- The Washington Times - Sunday, September 20, 2009

The Oh Zone

Hot air is a given in politics. And there has been much hot air about hot air lately. Witness this stupendous statement that recently floated out of the hallowed hubs of diplomacy — to hover majestically over Washington:

“The U.S. Department of State congratulates the Parties to the Montreal Protocol on Substances that Deplete the Ozone Layer on achieving universal ratification, an unprecedented milestone in the world of international environmental agreements. Timor-Leste becomes the 196th Party to the ozone layer treaty on International Ozone Day.”

Wait. International Ozone Day? Who knew? Why not International Methane Day or Global Gas Week?

The State Department also notes that it had dedicated $20 million “to facilitate the elimination of ozone depleting substances worldwide.”

The agency adds, “By 2165, an estimated 6.3 million American lives — and many times more, worldwide — will have been saved from fatal skin cancer as a result of worldwide action to protect the Earth’s ozone layer.”

Balderdash, say Ann McElhinney and Phelim McAleer, a pair of fierce filmmakers behind the documentary “Not Evil, Just Wrong,” which they bill as “the film Al Gore does not want you to see.” It is an expose not about the cost of global warming but the cost of global warming hysteria.

“Carbon dioxide is the new DDT,” Mr. McAleer tells Inside the Beltway. “CO2 has been demonized in the media as a pollutant, a poison for humanity, using flawed science and scare tactics. But consider that after the Rachel Carson crowd succeeded in banning DDT with the same methods, some 13 million people died because of the mosquito-born diseases that followed in developing countries.”

Those evil fossil fuels, Mr. McAleer says, have benefited mankind and enriched lives. And the public should be reassured that the climate continues to change and has always been in flux, he adds. That’s just Earth being Earth.

“We intend to have a cinematic ‘tea party.’ The film will have some limited public screenings and is available as a DVD, with a poster and a nice little swatch of red carpet for friends and family to walk on. The idea is that interested Americans watch it in their own homes simultaneously.”

The big debut is Oct. 18. For information, consult www.noteviljustwrong.

Behavioral therapy

Just to make sure that lawmakers mind their ways, House Rules Committee Chairwoman Louise Slaughter issued a list of reminders for those tempted to sacrifice their civility on the altar of politics.

“Members should comport themselves with the rules of decorum and debate in the House and in committees specifically with regard to references to the president of the United States as stated in Section 370 of the House Rules and Manual,” the New York Democrat says.

Curious? It’s OK for House members to refer to the government as “something hated, something oppressive.” Presidential messages can be deemed a “disgrace” and unnamed officials “half-based nitwits.” But woe to the lawmaker who calls the president a “liar,” “hypocrite,” “intellectually dishonest” or as “giving aid and comfort to the enemy.” Oh, and lawmakers can’t refer to alleged “sexual misconduct on the president’s part.”

That will land them on the naughty chair.

Poll du jour

90 percent of the world’s population say it’s important to live in a democratic country.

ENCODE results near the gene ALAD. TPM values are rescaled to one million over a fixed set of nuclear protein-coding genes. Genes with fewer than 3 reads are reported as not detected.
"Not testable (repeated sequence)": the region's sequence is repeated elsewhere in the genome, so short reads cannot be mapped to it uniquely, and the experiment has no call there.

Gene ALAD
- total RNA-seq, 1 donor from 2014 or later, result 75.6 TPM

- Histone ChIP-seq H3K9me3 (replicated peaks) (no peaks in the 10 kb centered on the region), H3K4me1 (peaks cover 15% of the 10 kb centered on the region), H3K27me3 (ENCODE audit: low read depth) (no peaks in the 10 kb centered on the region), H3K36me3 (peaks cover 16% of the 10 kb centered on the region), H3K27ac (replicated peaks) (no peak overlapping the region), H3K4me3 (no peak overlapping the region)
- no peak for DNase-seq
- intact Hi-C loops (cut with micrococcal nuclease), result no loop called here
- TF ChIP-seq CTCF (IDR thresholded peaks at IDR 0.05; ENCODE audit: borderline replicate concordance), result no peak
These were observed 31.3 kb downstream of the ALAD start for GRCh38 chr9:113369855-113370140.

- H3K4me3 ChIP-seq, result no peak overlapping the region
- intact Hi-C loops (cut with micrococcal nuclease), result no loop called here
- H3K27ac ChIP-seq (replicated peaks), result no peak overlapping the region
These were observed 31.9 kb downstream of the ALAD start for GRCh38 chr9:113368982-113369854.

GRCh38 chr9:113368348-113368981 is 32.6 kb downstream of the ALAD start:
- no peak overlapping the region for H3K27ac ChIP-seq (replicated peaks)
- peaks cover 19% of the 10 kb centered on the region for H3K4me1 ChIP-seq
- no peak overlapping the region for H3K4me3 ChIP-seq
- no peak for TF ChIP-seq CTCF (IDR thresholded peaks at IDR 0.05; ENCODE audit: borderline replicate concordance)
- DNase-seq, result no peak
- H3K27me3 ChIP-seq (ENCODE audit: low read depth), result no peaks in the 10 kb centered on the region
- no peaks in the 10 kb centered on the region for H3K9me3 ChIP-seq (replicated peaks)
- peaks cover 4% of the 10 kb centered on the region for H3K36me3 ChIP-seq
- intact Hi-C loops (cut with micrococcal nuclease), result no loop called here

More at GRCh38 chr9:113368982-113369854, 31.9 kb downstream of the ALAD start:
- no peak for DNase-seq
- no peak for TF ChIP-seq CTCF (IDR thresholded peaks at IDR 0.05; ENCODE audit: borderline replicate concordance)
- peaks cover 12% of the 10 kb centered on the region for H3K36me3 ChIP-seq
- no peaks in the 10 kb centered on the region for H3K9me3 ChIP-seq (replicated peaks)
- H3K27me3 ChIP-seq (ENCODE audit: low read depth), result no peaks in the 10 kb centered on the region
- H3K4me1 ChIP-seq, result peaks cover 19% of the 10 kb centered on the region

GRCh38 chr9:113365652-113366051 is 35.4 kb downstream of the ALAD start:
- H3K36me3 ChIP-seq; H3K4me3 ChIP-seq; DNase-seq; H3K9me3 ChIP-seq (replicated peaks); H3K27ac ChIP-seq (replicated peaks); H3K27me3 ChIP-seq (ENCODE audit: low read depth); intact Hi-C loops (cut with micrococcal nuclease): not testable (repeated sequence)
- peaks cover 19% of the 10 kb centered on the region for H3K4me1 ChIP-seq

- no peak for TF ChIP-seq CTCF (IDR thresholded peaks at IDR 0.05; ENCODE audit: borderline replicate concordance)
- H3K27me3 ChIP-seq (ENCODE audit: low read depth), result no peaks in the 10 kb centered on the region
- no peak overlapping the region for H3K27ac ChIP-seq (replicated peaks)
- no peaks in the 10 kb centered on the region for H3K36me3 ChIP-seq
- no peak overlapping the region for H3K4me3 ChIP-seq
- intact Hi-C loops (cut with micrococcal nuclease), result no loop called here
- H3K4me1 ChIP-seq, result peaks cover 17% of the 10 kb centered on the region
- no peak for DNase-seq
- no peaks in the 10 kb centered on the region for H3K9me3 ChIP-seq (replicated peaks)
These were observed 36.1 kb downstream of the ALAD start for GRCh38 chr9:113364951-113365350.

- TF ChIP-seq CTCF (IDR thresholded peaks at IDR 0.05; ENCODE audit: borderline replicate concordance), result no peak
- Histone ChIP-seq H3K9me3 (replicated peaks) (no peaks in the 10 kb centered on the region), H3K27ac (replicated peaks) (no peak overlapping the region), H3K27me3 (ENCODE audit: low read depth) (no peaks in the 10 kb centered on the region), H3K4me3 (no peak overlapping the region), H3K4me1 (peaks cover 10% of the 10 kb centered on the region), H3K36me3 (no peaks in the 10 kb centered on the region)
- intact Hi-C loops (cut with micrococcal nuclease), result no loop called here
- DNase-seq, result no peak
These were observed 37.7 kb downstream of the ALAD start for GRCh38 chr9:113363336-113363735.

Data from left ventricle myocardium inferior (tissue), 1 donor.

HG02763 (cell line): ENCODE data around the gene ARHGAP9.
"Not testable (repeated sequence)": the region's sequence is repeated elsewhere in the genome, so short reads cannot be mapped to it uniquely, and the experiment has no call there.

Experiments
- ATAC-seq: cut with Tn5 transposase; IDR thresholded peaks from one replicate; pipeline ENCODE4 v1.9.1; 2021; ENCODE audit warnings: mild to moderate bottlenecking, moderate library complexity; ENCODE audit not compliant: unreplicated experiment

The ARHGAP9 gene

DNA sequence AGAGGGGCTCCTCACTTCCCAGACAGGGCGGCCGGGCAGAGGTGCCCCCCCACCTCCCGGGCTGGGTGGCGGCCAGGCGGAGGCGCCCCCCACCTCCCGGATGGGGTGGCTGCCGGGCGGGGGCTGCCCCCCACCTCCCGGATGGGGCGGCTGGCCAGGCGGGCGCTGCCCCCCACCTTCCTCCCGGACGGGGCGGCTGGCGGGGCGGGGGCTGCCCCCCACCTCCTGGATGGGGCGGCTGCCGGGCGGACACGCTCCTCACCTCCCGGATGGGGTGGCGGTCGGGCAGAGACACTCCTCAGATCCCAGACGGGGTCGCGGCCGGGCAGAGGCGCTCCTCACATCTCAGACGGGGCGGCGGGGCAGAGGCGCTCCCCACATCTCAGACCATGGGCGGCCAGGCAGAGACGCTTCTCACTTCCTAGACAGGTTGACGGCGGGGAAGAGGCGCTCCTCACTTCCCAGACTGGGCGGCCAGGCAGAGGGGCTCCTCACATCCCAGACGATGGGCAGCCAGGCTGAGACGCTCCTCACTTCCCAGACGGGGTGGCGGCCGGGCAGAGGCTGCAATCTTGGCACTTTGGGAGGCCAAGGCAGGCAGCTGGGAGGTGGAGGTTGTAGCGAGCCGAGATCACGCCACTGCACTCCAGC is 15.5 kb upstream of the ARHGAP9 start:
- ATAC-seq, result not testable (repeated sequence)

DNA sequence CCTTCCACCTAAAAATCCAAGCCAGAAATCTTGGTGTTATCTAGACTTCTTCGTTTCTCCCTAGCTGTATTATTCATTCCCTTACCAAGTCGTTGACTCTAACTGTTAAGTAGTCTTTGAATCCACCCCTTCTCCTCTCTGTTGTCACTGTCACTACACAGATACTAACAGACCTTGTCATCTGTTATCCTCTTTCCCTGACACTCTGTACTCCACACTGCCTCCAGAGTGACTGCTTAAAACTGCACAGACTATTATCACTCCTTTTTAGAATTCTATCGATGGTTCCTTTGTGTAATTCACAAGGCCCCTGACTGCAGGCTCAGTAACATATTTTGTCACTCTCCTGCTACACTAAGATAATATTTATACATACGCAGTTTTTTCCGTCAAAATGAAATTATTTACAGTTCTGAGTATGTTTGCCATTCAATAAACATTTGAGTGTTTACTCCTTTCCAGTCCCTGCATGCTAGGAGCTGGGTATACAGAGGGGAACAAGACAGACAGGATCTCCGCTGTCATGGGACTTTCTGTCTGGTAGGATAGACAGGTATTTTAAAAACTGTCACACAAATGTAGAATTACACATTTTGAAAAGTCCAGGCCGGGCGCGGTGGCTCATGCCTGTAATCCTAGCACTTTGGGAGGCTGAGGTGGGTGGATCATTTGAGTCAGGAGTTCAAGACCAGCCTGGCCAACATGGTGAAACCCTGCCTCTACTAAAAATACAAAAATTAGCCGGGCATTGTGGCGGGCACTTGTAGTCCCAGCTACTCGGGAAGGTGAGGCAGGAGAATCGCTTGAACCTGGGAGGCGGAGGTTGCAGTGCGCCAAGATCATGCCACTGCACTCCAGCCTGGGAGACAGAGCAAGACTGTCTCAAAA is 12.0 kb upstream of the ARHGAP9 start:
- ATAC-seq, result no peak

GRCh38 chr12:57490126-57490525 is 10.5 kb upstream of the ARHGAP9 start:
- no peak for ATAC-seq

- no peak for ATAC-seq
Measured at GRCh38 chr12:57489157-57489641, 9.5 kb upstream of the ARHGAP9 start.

24 percent say they’re “completely free” to express their political view without fear.

42 percent are “somewhat free,” 30 percent are “not very free.”

37 percent say opposing political parties get a fair chance to speak “most of the time.”

38 percent say the opposition is heard “only sometimes,” 20 percent say it’s heard “rarely.”

Source: A World Public Opinion poll of 21,285 respondents in 24 nations conducted April 4 to June 30.

Quotes of note

“Navigating Your Health Benefits for Dummies.” — New title from Wiley Publications.

“This Halloween, liberals will dress up as Joe Wilson and conservatives will dress up as acorns.” — Politico’s Patrick Gavin, on his personal Facebook page.

“The ever-sunny Reagan is dead. The congenial Buckley is dead. The old-school conservative Novak is dead as well. In their place is the party of Joe the Shouter and Joe the Plumber and Sarah the Death Panel Screecher.” — Democratic strategist Paul Begala, on Huffington Post.

Joe Wilson. The answer to your question is ‘yes.’” — William Tucker, The American Spectator.

Days of Yore

The first National Negro Convention opened on this day in Philadelphia in 1830, organized by clergyman Richard Allen at his Bethel African Methodist Episcopal Church and attended by delegates from Delaware, Maryland, New York, Pennsylvania and Virginia.

On this day 128 years ago, Chester A. Arthur was inaugurated, becoming the third U.S. president in a year: Rutherford B. Hayes finished his term of office and James A. Garfield took over — only to be shot by an assassin four months later.

Described as “optimistic and upbeat,” President Kennedy suggested on this day in 1963 that the Soviet Union and the U.S. cooperate on a mission to the moon. Both sides were a little nervous about the prospect. But we got there. On this day in 1970, the unmanned Luna 16 landed on the moon’s surface and drilled out core samples.

Last but not least, here’s one of those little cultural moments. Thirty-three years ago today, Playboy Magazine ran an interview with President Carter who admitted he lusted for women “in his heart.”

Contact Jennifer Harper at [email protected] or 202/636-3085. Follow her at twitter.com/harperbulletin.

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